A study in the journal Fertility and Sterility showed that overweight women with infertility who lost 10% of their body weight through diet and exercise were seen to have significantly higher conception rates (88% vs. 54%) and live birth rates (71% vs. 37%) in comparison to women who didn’t lose weight.7 Weight loss through lifestyle change among obese women has also been seen to reduce the number of fertility treatment cycles needed during assisted reproduction.8

Losing weight can also help fathers-to-be. A study in Urology Journal showed that weight loss through exercise and improved nutrition increases semen volume, sperm concentration, and sperm motility.9 What’s more, among couples who are trying to conceive, obese men whose partners became pregnant were of those who lost more weight.10

Health benefits of exercising are apparent, so why make working out together a priority? According to Dr. Shirley, couples are more likely to succeed if they stay active as a team.

“Making healthy lifestyle changes can be a challenge—especially within couples where both partners aren’t on board. This is why I encourage people to exercise together,” Dr. Shirley continues. “Exercising in a pair or group drives and motivates a person to be more active. For couples specifically, both men and women are more likely to make positive health changes if their partner does too—much more so than if their partner were to stay unhealthy.”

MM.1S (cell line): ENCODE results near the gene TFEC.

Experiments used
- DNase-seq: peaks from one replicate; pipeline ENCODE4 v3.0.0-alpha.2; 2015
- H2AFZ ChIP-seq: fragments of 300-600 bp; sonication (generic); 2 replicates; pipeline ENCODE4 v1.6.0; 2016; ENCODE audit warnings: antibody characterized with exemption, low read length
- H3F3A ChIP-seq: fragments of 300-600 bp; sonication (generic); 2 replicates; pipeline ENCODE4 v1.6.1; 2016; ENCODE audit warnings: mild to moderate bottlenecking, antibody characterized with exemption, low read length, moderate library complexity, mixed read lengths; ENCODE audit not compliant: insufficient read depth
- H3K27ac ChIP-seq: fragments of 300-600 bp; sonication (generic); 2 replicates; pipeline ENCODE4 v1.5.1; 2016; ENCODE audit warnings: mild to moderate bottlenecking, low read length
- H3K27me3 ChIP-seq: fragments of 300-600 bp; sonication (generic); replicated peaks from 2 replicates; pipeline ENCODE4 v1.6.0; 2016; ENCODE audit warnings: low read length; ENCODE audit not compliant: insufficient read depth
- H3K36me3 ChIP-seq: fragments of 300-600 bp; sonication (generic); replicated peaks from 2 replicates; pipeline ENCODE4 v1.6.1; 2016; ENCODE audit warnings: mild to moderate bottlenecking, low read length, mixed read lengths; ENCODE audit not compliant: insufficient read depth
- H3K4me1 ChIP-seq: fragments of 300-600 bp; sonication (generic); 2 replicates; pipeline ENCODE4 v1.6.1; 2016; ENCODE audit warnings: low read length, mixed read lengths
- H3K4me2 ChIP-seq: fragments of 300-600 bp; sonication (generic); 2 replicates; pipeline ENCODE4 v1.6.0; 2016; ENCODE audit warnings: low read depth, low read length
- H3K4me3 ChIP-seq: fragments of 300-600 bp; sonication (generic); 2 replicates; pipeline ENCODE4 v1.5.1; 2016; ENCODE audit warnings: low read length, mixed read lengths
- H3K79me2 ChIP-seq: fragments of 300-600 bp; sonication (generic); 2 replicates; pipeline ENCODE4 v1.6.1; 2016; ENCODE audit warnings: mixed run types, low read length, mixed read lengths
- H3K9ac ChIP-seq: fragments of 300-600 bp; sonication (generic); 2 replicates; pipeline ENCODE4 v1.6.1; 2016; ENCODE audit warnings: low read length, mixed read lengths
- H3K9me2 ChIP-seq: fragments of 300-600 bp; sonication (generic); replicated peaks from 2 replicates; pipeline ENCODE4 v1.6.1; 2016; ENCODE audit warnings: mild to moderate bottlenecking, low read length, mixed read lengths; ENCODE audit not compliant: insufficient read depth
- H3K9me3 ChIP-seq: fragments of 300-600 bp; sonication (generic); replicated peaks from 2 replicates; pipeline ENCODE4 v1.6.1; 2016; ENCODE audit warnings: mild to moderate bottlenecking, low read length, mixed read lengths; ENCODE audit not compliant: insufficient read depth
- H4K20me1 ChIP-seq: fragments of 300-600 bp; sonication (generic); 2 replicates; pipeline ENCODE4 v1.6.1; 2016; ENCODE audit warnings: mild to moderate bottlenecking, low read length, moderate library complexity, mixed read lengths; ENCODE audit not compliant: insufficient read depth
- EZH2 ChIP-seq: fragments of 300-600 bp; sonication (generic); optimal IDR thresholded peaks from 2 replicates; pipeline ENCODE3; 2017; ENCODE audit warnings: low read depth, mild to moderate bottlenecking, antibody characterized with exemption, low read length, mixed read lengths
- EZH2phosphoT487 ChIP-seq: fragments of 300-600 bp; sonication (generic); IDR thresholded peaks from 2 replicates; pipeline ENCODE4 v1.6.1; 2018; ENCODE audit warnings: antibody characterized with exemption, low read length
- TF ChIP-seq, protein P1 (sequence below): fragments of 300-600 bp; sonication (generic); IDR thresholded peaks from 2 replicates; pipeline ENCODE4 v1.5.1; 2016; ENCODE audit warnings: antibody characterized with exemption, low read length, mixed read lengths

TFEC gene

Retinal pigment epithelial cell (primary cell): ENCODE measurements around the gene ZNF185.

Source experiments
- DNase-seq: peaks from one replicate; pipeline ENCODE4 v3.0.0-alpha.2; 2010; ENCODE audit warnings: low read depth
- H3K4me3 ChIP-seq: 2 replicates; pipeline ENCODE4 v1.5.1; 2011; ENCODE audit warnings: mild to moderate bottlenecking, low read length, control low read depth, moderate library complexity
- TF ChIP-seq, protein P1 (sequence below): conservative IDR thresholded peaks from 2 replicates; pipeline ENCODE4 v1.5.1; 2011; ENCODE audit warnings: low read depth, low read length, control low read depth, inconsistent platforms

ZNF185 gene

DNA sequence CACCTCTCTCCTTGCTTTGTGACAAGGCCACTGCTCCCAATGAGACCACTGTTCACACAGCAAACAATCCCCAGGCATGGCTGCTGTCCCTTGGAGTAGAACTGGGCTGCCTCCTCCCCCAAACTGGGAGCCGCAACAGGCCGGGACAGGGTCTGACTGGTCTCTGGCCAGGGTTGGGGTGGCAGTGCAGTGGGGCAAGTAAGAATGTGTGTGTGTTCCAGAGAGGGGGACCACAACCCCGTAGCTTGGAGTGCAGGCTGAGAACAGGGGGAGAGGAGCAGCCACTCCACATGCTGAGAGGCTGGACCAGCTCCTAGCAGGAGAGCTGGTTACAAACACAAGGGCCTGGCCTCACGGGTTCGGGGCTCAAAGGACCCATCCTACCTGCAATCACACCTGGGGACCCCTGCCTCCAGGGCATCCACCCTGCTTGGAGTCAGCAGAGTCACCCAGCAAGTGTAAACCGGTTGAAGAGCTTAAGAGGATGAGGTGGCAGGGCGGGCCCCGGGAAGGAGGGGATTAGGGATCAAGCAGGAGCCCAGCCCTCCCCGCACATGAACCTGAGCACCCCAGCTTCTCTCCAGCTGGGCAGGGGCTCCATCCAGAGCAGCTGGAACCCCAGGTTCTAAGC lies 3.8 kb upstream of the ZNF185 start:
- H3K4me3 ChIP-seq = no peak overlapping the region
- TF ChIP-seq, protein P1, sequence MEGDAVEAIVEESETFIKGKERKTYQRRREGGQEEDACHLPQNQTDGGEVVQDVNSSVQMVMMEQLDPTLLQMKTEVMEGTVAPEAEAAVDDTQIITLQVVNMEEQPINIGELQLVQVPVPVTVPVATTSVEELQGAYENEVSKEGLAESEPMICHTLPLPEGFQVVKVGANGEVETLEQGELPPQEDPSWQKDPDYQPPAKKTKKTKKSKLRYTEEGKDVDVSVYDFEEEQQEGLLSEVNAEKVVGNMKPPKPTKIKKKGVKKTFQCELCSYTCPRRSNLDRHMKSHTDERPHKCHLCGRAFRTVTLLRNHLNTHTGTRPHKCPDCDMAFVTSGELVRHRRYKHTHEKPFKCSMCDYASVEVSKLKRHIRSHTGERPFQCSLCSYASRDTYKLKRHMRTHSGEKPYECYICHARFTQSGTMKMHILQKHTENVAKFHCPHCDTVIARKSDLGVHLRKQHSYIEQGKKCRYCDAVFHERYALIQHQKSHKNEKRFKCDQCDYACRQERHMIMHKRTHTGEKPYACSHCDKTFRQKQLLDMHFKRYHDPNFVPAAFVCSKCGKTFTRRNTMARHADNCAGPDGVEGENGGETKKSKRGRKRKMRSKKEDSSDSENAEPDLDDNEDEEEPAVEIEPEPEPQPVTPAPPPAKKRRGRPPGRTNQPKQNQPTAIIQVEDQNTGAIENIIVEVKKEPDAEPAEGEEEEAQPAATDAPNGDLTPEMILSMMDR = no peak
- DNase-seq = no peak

Not only can exercising together raise motivation to get fit but it can also strengthen a relationship. “Couples who exercise together and push each other help one another to stay on track and to reach their goals physically and emotionally,” Dr. Shirley adds. “Those who participate in intense exercise together have even been seen to experience more attraction to their partners.”

This Valentine’s Day, try thinking outside the heart-shaped chocolate box and opting for activities like dancing, jogging, hiking, or taking a fitness class together at your local gym. It can be a fun, new way for you and your partner to reconnect and get healthy for each other and your future little one. And how does the saying go? Couples who sweat together, stay together…and quite possibly, make a baby.

Before starting a new exercise routine, always consult with your doctor first.

ABOUT THE AUTHOR   Alicia Armeli is a freelance writer and editor, registered dietitian nutritionist, and certified holistic life coach. She has master’s degrees in English Education and Nutrition. Through her writing, she empowers readers to live optimally by building awareness surrounding issues that impact health and wellbeing. In addition to writing, she enjoys singing, traveling abroad, and volunteering in her community. She is a paid consultant of Merit Medical.